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research in brief

Literature as lens into the law What does 18th-century British fiction say about that period’s dramatic changes in marriage law?

Dr. Melissa Ganz

Despite flourishing as an undergraduate literature major, Dr. Melissa Ganz hedged her career bets by attending law school. There, Ganz found herself drawn to an intriguing academic mini-movement focusing on the intersections of law and literature. Tackling a major law school project on a celebrated 1870 New York murder trial, she pored over “the trial transcripts as if they were literature.” Realizing “where my heart really lay,” she followed law school with graduate study at Yale University, where she earned her M.A. in American studies and a Ph.D. in English literature. An assistant professor of English at Marquette since 2012, Ganz continues to push her interest in law and literature through teaching and research, including a book project on the role of marriage and marriage law in 18th-century British fiction to which she devoted a 2015 Way Klingler Young Scholar sabbatical.


Assistant Professor, English


Pamela marries in secret, a scene from Samuel Richardson’s novel, Pamela (1740). Engraved by L. Tuchy, 1745.

Although little explored by legal-minded literary scholars, “the Enlightenment was an important period of change in marriage law,” Ganz says. English fiction from the first half of the century shows the dangers of the minimally documented system of marriage that prevailed under the canon law. Exposing the opportunities for fraud, coercion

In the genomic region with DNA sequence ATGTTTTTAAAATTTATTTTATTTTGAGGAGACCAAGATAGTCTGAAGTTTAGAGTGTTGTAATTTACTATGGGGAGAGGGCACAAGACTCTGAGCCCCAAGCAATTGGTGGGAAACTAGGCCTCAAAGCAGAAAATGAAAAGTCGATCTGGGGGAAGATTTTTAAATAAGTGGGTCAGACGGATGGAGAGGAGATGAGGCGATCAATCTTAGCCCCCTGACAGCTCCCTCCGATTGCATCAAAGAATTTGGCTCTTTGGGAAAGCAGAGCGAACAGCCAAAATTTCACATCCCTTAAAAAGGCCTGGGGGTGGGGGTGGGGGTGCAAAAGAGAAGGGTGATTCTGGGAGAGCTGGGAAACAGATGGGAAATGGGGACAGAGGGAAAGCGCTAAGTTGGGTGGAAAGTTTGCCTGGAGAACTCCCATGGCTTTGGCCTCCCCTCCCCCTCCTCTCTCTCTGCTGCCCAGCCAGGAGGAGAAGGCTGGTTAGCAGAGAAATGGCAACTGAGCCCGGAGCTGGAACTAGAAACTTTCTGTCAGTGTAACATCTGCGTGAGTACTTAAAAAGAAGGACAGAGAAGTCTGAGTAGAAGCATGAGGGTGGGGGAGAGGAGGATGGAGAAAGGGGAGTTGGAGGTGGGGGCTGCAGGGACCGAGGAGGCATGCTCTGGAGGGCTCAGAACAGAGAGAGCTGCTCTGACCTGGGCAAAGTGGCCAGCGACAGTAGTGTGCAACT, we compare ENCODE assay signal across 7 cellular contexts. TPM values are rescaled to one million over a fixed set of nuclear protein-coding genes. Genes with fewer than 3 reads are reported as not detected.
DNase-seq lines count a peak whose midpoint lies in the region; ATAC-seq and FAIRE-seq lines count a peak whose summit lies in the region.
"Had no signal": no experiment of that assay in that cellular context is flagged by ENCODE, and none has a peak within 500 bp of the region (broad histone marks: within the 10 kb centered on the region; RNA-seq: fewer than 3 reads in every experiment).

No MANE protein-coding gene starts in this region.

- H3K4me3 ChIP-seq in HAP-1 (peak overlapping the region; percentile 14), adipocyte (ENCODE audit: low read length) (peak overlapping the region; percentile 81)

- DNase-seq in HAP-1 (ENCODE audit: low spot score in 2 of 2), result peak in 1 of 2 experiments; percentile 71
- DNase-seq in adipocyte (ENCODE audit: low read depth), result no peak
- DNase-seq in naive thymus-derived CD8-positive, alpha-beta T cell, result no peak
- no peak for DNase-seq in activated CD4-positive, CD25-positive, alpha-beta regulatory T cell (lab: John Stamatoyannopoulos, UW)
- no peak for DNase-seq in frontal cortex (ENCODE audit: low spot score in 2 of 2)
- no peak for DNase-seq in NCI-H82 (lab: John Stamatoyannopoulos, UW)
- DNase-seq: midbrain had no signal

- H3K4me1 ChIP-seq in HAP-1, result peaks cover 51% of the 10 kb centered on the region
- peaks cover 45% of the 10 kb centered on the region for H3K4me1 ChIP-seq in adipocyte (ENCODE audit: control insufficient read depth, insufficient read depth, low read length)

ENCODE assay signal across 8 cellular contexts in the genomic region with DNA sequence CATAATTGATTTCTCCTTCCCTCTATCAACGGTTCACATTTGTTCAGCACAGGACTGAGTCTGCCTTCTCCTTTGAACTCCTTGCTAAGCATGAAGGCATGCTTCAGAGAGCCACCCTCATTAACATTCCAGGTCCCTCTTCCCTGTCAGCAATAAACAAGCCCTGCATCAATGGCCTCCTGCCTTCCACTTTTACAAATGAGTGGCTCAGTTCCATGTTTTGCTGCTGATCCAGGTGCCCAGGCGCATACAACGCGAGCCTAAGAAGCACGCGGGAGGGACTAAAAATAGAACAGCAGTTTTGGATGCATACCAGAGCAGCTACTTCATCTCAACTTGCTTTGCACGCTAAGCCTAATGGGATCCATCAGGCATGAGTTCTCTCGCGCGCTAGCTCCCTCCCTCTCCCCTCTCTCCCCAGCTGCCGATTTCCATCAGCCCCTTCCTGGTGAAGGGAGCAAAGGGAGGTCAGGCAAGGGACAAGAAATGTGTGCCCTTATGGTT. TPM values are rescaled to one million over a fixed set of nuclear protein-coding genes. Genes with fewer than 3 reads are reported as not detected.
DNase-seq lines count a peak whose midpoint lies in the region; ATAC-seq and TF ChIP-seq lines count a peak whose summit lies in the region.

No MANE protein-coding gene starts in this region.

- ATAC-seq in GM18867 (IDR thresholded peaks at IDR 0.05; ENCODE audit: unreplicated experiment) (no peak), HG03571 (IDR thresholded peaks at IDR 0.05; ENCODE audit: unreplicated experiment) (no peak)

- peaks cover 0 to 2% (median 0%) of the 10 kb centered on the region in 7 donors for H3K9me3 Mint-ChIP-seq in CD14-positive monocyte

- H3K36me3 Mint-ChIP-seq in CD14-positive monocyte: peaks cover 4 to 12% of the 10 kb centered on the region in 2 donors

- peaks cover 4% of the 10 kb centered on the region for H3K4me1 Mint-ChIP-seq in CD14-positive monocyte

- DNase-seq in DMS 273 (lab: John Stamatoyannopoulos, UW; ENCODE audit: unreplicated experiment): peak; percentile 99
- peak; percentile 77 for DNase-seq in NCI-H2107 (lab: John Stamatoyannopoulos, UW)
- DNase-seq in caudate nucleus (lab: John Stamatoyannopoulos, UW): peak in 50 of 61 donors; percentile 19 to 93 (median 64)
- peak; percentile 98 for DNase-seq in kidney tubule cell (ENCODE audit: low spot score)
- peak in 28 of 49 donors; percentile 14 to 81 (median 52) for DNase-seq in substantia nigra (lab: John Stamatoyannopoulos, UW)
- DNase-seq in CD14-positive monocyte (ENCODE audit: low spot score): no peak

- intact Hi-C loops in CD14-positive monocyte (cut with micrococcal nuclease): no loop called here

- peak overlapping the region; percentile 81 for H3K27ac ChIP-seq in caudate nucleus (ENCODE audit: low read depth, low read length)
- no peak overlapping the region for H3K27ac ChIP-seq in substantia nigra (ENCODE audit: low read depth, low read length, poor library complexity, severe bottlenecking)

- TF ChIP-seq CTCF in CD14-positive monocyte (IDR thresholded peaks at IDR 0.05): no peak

and infidelity that abounded, the eponymous protagonist of Daniel Defoe’s Moll Flanders (1722), for example, is abandoned by one husband before forming a series of bigamous unions. Novelists later in the century support the growing authority the state came to exert over marriage with the passage of Lord Hardwicke’s Marriage Act in 1753. Women had new protections from nefarious suitors, unless forced to elope to Scotland where a more lax approach to marriage still prevailed, as happens at gunpoint to a heroine in Frances Burney’s Camilla (1796). At the same time, a novel such as Burney’s Cecilia (1782) reveals a downside to the exclusive authority the law granted fathers and male guardians in consenting to marriages involving those under 21, portraying Cecilia’s male guardians as heartless mercenaries. Like those of many contemporaries, says Ganz, “Burney’s novels attempt to shore up aspects of the Marriage Act while showing that it isn’t perfect.” Next up on Ganz’s research docket: literary treatment of crime and criminal law, a subject she has enjoyed exploring in a pulse-quickening course, Legal Fictions of the Enlightenment. MEGAN KNOWLES

Read about a humanities colloquia series initiated by Ganz and supported by Marquette’s strategic innovation fund:

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